Timely Nora Aunor starrer soars and stalls
With her slight frame, self-effacing demeanor and piercing gaze, Nora Aunor is appropriately cast in Adolf Alix Jr.’s latest drama—as a whistle-blower torn between her conscience and her loyalty to an employer, who can’t “moderate her greed.”
Aunor is exceptional, even if “Whistleblower,” timely and relevant as it is, isn’t—but, that comes as no surprise, because the Superstar’s intuitive acting style always manages to make her characters adjust and adapt to contentious situations.
The operative word is “always,” because some of Ate Guy’s past portrayals were weighed down by miscasting (“Naglalayag”), lapses in thespic choices and directorial judgment (“Dementia”) or choice of material (“Hustisya”).
Yes, an actor can be good in a not-so-good film—but, that isn’t to say that “Whistleblower” is bad. If only for what it aims to arouse in us, it deserves to be seen. But, while it is as much a scathing depiction of greed as it is an indictment of the government’s inability to rid its ranks of corruption, the film is uneven at best.
The movie claims that it’s a work of fiction but, its cautionary ending notwithstanding, it won’t take viewers a long time to realize whose tale it’s based on:
Tired of the abusive ways of her increasingly unhinged boss, Lorna Valera (Cherry Pie Picache), put-upon accountant cum henchwoman Zeny Roblado (Aunor) is forced to reveal a circuitous trail of corruption that exposes the plunderous kickbacks received by a long list of avaricious government officials from fraudulent NGOs.
Zeny begins to fear for her life when Lorna detains her illegally for her perceived misdeeds.
Unlike the well-meaning Edward Snowden, however, Zeny’s actions aren’t guided by standards of morality, despite her initial reluctance to work for Lorna—who gets her much-deserved comeuppance when Zeny shares her story with a National Bureau of Investigation operative (Cogie Domingo, whom we should see more of) and top-notch investigative reporter Teresa Saycon (Angelica Panganiban, underutilized in the role).
Nora isn’t given long lines to intone, but the film cleverly utilizes the actress’ emotive gifts to eloquently express a wide range of emotions as Zeny goes through the wringer in the investigation of the pork barrel scam that results from her revelations.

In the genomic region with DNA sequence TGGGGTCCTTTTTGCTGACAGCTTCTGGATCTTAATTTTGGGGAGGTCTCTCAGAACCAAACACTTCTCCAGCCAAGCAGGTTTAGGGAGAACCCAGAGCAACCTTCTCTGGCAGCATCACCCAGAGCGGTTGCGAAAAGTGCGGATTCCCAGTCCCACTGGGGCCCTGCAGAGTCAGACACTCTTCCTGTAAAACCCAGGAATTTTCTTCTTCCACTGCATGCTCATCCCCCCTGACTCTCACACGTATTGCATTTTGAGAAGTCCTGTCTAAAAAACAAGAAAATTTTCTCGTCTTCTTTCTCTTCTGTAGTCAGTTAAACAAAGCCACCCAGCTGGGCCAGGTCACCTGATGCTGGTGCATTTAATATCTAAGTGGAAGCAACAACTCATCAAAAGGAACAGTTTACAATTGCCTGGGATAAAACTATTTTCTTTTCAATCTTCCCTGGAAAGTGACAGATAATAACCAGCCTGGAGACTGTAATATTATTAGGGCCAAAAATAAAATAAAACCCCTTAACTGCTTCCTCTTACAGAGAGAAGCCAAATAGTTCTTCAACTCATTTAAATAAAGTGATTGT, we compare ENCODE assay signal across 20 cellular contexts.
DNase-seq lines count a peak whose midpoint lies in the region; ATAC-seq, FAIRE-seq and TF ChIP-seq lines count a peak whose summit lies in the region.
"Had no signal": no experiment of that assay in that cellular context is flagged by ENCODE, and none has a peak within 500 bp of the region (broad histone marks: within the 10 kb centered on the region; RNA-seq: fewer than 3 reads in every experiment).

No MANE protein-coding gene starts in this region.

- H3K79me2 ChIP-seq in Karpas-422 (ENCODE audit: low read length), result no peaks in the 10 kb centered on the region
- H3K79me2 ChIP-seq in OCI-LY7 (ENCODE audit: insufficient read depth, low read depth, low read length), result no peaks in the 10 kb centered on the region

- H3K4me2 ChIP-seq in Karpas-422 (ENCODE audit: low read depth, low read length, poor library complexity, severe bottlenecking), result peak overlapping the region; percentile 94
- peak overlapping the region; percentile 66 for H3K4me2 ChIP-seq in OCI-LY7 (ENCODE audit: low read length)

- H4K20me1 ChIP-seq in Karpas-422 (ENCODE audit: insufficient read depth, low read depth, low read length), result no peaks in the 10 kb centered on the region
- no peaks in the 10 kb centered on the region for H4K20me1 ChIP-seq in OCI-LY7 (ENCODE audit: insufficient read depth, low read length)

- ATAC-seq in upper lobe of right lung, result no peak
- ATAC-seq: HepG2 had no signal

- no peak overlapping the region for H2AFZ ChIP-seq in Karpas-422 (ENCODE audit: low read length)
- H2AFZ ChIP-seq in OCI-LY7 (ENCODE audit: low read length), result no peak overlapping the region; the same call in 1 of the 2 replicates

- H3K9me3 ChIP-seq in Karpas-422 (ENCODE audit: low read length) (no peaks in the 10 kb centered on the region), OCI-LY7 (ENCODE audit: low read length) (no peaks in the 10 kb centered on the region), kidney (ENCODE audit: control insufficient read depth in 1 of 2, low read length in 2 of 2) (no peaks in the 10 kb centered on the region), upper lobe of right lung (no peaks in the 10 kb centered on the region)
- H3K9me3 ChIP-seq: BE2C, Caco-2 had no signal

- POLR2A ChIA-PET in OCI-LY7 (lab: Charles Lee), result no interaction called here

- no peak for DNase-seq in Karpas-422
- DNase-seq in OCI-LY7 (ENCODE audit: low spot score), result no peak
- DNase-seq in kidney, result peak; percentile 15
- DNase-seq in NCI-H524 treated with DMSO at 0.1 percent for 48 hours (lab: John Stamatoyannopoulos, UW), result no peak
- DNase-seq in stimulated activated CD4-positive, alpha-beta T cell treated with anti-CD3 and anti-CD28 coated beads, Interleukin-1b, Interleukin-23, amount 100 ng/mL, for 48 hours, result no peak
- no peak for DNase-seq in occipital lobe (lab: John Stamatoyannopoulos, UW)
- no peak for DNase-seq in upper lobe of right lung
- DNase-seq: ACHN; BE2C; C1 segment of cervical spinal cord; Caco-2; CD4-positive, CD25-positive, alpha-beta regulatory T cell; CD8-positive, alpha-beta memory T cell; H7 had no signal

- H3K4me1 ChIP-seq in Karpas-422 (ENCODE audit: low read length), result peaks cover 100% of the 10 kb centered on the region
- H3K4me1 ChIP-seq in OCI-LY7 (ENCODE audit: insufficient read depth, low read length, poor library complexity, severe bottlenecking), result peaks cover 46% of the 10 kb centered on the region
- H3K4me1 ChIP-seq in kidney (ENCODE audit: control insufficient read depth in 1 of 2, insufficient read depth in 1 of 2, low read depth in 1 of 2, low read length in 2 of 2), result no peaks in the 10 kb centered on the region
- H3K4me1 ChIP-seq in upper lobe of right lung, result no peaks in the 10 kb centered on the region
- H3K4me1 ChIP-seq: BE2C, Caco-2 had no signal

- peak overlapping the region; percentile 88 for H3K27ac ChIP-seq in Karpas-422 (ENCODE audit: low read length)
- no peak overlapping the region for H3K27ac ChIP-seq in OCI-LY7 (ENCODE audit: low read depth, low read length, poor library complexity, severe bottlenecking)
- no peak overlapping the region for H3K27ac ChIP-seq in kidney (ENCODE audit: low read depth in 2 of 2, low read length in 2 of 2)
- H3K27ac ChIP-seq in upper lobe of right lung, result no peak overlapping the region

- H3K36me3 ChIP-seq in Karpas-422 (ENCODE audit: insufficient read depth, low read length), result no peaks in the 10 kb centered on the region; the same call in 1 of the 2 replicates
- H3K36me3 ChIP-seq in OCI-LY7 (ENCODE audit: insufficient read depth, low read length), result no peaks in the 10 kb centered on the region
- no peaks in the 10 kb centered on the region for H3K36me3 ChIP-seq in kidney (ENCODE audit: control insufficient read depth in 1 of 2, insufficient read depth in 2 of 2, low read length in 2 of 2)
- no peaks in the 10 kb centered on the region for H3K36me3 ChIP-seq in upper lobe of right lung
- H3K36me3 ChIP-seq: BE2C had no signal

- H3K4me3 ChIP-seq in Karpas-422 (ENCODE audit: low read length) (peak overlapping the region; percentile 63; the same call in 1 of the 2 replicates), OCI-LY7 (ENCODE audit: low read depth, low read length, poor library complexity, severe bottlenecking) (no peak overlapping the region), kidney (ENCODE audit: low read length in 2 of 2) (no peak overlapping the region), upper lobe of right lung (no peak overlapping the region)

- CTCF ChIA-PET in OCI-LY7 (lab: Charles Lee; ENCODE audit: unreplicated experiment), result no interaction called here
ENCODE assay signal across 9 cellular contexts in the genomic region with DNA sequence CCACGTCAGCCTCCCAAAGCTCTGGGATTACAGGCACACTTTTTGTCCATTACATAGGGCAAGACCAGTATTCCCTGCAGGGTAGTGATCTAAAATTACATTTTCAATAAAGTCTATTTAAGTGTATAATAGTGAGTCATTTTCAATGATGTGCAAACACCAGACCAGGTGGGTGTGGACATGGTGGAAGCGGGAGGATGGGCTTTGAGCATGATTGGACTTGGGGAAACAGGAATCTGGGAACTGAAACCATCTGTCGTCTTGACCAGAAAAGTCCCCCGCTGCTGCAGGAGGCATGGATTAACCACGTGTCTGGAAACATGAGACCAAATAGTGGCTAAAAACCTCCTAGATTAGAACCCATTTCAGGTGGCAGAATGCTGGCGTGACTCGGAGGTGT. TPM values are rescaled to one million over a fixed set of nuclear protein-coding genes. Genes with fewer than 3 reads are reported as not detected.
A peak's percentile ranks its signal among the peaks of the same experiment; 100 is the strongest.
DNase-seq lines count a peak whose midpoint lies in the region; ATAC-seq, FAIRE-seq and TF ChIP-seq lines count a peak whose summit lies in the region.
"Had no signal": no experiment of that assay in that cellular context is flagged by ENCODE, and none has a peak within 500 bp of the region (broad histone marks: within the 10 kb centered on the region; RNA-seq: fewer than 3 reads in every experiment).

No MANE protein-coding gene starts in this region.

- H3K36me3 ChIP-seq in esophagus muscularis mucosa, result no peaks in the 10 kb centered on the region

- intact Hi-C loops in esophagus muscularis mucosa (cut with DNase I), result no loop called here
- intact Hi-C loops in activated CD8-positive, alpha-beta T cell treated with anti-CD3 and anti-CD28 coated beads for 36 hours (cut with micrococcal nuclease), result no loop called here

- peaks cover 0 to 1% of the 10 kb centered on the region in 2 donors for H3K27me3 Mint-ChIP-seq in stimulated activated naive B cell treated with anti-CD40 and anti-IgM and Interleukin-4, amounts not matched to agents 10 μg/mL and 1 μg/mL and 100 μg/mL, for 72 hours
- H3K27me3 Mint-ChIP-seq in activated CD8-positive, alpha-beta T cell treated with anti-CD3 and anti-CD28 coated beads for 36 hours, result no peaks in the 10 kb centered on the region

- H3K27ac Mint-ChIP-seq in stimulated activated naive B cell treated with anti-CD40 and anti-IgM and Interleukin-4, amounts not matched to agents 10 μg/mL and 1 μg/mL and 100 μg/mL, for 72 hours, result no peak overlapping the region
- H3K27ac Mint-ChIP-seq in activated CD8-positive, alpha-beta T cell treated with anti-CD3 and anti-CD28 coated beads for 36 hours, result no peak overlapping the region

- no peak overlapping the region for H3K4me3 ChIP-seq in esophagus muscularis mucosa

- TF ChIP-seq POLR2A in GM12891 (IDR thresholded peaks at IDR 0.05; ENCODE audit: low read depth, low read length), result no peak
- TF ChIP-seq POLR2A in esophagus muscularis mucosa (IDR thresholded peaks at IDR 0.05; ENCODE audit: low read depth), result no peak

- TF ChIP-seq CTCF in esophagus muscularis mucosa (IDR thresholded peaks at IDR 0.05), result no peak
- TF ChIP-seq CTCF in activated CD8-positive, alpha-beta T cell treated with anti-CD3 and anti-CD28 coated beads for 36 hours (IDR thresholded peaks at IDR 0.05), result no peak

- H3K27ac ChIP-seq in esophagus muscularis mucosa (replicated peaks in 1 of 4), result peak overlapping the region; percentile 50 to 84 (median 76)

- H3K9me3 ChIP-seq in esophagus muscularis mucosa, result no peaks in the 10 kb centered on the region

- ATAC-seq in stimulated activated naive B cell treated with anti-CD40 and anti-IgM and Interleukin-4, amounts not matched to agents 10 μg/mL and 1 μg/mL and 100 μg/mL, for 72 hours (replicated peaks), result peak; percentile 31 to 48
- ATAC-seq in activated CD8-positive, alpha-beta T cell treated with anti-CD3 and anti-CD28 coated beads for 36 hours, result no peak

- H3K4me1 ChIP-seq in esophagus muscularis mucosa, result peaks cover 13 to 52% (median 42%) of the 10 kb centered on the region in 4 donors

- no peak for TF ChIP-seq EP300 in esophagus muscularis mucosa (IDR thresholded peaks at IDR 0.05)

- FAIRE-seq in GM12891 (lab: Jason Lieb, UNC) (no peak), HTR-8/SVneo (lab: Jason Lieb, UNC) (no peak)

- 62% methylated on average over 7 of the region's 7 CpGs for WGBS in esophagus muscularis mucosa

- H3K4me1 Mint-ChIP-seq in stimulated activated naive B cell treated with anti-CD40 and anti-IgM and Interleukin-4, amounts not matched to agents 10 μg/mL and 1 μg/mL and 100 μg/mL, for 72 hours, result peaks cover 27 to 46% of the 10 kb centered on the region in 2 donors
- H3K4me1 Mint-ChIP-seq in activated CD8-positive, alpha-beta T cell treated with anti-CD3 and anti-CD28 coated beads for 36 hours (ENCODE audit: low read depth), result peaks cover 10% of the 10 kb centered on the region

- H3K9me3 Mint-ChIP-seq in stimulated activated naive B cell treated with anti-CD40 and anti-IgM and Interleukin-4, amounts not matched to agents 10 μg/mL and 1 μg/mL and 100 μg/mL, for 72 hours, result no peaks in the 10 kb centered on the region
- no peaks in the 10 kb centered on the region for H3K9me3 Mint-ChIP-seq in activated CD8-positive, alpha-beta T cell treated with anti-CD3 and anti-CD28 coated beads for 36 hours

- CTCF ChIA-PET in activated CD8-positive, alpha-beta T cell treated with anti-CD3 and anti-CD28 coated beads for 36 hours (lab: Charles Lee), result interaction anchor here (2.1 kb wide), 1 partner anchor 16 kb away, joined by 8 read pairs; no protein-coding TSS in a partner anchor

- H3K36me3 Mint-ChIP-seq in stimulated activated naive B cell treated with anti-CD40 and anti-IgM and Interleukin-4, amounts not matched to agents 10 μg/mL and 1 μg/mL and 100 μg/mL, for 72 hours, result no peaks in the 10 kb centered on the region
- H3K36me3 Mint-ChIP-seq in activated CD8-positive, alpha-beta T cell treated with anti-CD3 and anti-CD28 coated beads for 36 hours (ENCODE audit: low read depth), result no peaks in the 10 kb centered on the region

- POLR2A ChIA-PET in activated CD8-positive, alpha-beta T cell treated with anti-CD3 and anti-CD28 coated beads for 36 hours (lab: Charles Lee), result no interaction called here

The Superstar is tasked to react to dire situations for the most part—and we know only too well how Ate Guy effectively uses those soulful, tear-soaked orbs to bring out more than the scene requires!
The mix of pain, fear and confusion on her face is truly something to behold when her character realizes that the repercussions of her actions have reached the point of no return.
Nora has never looked more striking and age-appropriate here—but, in another sequence, why did they have to make the legendary actress’ appearance so—unflattering? We would understand if it’s a character requirement, but we’ve never seen any accountant looking like that.
For her part, even if she’s weighed down by the film’s awkward finale, it’s Cherry Pie who comes up with the production’s most textured characterization.
Her portrayal brims with malice and menace, especially in her scene with Nora, where her concealed evil slowly—and frighteningly—unravels as she tends to her orchids. It is one of the movie season’s scariest moments.
Despite its brisk pacing, the movie itself is underwhelming because it fails to generate sustained suspense—it soars and stalls, and doesn’t fully engage viewers’ attention and empathy.
It lacks the subtlety and refinement needed to establish a storytelling tack devoid of manipulation.
The baddies are dyed-in-the-wool evil, which isn’t always a good thing—though, in the midst of the cast’s “akting na akting” moments, we must commend Leo
Rialp’s short but deliciously nasty performance, because he “clarifies” his character’s gray areas with the veiled threats in his lines.
Having said that, we’ve never seen a more impressive array of stars in a screen drama in a long while, with some actors appearing in just a scene or two—Rosanna Roces, Laurice Guillen, Anita Linda, Ricky Davao, Bernardo Bernardo, Celeste Legaspi, Benjamin Alves, Domingo, Panganiban and the always reliable Art Acuña!
But, when the novelty of that stellar lineup wears off, you realize that the film has bitten off more than it can chew. After all, there’s more to drama than big stars and a provocative thematic concept.
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